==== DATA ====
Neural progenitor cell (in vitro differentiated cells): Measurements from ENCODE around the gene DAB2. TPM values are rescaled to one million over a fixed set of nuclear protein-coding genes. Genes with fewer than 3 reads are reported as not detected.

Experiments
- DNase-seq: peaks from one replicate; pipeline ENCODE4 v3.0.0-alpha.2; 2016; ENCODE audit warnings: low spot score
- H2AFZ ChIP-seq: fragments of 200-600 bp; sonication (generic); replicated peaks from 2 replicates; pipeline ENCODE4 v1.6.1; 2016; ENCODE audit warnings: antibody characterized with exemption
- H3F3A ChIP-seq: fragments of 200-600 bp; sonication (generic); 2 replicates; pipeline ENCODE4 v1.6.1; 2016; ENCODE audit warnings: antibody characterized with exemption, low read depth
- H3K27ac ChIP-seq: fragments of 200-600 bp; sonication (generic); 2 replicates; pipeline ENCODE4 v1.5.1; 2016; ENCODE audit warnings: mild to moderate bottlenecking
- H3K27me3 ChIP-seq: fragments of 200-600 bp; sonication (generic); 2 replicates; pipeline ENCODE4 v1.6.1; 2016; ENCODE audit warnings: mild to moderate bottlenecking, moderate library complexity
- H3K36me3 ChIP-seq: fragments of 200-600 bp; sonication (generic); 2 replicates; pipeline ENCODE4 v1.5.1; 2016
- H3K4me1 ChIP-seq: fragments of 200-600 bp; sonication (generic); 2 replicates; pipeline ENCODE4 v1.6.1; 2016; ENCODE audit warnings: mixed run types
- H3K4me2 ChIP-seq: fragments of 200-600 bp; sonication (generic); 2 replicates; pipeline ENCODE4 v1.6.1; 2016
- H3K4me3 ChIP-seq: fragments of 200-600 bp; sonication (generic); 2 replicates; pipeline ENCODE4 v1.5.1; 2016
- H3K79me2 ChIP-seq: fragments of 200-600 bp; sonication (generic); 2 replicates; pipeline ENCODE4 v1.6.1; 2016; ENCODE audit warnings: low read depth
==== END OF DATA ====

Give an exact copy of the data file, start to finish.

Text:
Neural progenitor cell (in vitro differentiated cells): Measurements from ENCODE around the gene DAB2. TPM values are rescaled to one million over a fixed set of nuclear protein-coding genes. Genes with fewer than 3 reads are reported as not detected.

Experiments
- DNase-seq: peaks from one replicate; pipeline ENCODE4 v3.0.0-alpha.2; 2016; ENCODE audit warnings: low spot score
- H2AFZ ChIP-seq: fragments of 200-600 bp; sonication (generic); replicated peaks from 2 replicates; pipeline ENCODE4 v1.6.1; 2016; ENCODE audit warnings: antibody characterized with exemption
- H3F3A ChIP-seq: fragments of 200-600 bp; sonication (generic); 2 replicates; pipeline ENCODE4 v1.6.1; 2016; ENCODE audit warnings: antibody characterized with exemption, low read depth
- H3K27ac ChIP-seq: fragments of 200-600 bp; sonication (generic); 2 replicates; pipeline ENCODE4 v1.5.1; 2016; ENCODE audit warnings: mild to moderate bottlenecking
- H3K27me3 ChIP-seq: fragments of 200-600 bp; sonication (generic); 2 replicates; pipeline ENCODE4 v1.6.1; 2016; ENCODE audit warnings: mild to moderate bottlenecking, moderate library complexity
- H3K36me3 ChIP-seq: fragments of 200-600 bp; sonication (generic); 2 replicates; pipeline ENCODE4 v1.5.1; 2016
- H3K4me1 ChIP-seq: fragments of 200-600 bp; sonication (generic); 2 replicates; pipeline ENCODE4 v1.6.1; 2016; ENCODE audit warnings: mixed run types
- H3K4me2 ChIP-seq: fragments of 200-600 bp; sonication (generic); 2 replicates; pipeline ENCODE4 v1.6.1; 2016
- H3K4me3 ChIP-seq: fragments of 200-600 bp; sonication (generic); 2 replicates; pipeline ENCODE4 v1.5.1; 2016
- H3K79me2 ChIP-seq: fragments of 200-600 bp; sonication (generic); 2 replicates; pipeline ENCODE4 v1.6.1; 2016; ENCODE audit warnings: low read depth